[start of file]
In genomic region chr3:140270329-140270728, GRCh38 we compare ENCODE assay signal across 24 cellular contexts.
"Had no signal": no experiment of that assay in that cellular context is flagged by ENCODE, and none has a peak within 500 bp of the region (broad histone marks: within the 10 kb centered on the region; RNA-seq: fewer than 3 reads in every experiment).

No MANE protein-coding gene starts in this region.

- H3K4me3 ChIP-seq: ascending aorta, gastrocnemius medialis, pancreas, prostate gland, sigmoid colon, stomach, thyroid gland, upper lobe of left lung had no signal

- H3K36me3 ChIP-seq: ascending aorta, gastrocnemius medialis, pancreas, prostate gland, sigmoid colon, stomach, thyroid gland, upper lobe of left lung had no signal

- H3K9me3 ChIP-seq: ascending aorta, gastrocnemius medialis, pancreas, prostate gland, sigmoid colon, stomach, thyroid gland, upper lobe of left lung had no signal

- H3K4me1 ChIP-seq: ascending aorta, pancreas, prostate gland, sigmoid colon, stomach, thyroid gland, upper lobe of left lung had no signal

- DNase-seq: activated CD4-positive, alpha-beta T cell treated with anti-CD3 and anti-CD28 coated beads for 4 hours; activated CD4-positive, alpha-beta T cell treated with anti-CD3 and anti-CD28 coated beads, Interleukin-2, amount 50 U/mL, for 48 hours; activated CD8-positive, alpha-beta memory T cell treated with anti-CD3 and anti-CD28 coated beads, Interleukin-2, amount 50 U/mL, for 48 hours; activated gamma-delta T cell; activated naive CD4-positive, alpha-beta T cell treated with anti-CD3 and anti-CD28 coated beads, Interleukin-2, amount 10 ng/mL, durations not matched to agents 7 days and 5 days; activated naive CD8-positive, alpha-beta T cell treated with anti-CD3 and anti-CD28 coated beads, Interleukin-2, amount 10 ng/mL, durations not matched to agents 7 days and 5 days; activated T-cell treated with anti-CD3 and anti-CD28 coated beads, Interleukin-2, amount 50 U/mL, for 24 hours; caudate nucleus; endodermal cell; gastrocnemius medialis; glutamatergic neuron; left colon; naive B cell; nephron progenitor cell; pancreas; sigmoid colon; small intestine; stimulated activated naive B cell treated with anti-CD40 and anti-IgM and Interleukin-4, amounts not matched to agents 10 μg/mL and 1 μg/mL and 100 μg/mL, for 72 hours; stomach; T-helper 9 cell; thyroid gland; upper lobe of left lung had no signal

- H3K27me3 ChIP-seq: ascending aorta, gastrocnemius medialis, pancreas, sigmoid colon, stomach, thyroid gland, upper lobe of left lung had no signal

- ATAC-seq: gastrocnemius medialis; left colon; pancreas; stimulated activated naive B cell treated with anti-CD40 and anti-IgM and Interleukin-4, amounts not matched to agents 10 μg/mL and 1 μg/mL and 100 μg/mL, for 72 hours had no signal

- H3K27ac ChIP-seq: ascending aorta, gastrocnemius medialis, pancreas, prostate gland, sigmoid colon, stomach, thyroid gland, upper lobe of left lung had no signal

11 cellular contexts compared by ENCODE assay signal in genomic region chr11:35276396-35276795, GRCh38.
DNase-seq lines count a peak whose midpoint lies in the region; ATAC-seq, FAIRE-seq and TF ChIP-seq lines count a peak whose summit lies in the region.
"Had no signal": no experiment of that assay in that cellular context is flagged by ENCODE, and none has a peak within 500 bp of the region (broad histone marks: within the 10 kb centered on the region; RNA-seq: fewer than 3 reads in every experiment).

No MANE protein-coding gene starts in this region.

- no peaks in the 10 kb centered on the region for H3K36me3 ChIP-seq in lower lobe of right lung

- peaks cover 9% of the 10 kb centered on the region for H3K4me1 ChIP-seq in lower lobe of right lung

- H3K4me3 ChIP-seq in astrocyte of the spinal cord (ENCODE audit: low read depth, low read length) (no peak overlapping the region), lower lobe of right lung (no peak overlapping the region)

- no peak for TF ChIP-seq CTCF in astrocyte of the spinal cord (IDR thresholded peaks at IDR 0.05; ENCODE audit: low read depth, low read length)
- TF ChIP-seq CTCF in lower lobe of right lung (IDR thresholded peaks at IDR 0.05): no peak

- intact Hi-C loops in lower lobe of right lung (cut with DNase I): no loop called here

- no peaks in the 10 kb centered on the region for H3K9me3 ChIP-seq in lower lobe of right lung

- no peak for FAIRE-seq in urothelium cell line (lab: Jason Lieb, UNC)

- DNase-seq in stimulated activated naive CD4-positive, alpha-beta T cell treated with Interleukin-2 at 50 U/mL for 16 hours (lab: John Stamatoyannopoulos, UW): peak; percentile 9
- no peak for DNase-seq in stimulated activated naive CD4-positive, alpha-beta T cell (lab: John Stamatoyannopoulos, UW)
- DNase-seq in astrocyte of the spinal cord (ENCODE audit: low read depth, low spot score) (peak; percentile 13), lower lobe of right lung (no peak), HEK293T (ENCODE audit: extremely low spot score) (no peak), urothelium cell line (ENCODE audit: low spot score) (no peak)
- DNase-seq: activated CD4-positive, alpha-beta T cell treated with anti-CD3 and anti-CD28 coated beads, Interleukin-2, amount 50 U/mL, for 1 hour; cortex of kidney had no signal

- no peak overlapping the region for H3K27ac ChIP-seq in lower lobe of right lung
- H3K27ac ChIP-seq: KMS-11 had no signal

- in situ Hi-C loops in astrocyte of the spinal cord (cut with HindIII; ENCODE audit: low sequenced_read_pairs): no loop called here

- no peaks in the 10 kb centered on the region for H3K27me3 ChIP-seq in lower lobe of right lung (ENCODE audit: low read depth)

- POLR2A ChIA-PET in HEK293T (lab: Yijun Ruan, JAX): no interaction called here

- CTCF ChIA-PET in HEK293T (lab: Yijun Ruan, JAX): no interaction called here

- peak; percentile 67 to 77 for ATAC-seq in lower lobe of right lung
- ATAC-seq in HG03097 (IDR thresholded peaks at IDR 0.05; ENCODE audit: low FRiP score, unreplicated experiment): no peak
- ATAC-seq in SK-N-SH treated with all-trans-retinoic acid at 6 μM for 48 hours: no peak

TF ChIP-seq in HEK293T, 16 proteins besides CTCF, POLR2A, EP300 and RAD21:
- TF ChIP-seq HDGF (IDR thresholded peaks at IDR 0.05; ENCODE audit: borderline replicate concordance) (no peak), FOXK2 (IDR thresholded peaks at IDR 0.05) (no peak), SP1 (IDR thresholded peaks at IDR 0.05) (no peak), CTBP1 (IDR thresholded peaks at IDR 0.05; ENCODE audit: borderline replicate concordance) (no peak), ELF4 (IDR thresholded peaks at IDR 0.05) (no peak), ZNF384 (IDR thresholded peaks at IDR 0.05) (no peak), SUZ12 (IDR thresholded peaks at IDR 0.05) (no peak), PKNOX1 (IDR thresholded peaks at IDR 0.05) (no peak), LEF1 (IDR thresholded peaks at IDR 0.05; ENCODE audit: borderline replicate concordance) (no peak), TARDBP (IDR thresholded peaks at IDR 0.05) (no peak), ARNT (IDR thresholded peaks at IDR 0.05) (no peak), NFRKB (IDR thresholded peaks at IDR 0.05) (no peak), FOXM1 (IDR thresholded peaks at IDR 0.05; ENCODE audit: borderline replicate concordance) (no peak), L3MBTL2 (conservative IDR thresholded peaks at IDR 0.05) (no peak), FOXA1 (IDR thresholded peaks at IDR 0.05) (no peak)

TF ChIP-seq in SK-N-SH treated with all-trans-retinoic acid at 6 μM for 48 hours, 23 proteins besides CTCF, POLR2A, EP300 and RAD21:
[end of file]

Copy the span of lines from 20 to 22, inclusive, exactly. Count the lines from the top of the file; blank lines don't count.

- TF ChIP-seq CTCF in lower lobe of right lung (IDR thresholded peaks at IDR 0.05): no peak

- intact Hi-C loops in lower lobe of right lung (cut with DNase I): no loop called here

- no peaks in the 10 kb centered on the region for H3K9me3 ChIP-seq in lower lobe of right lung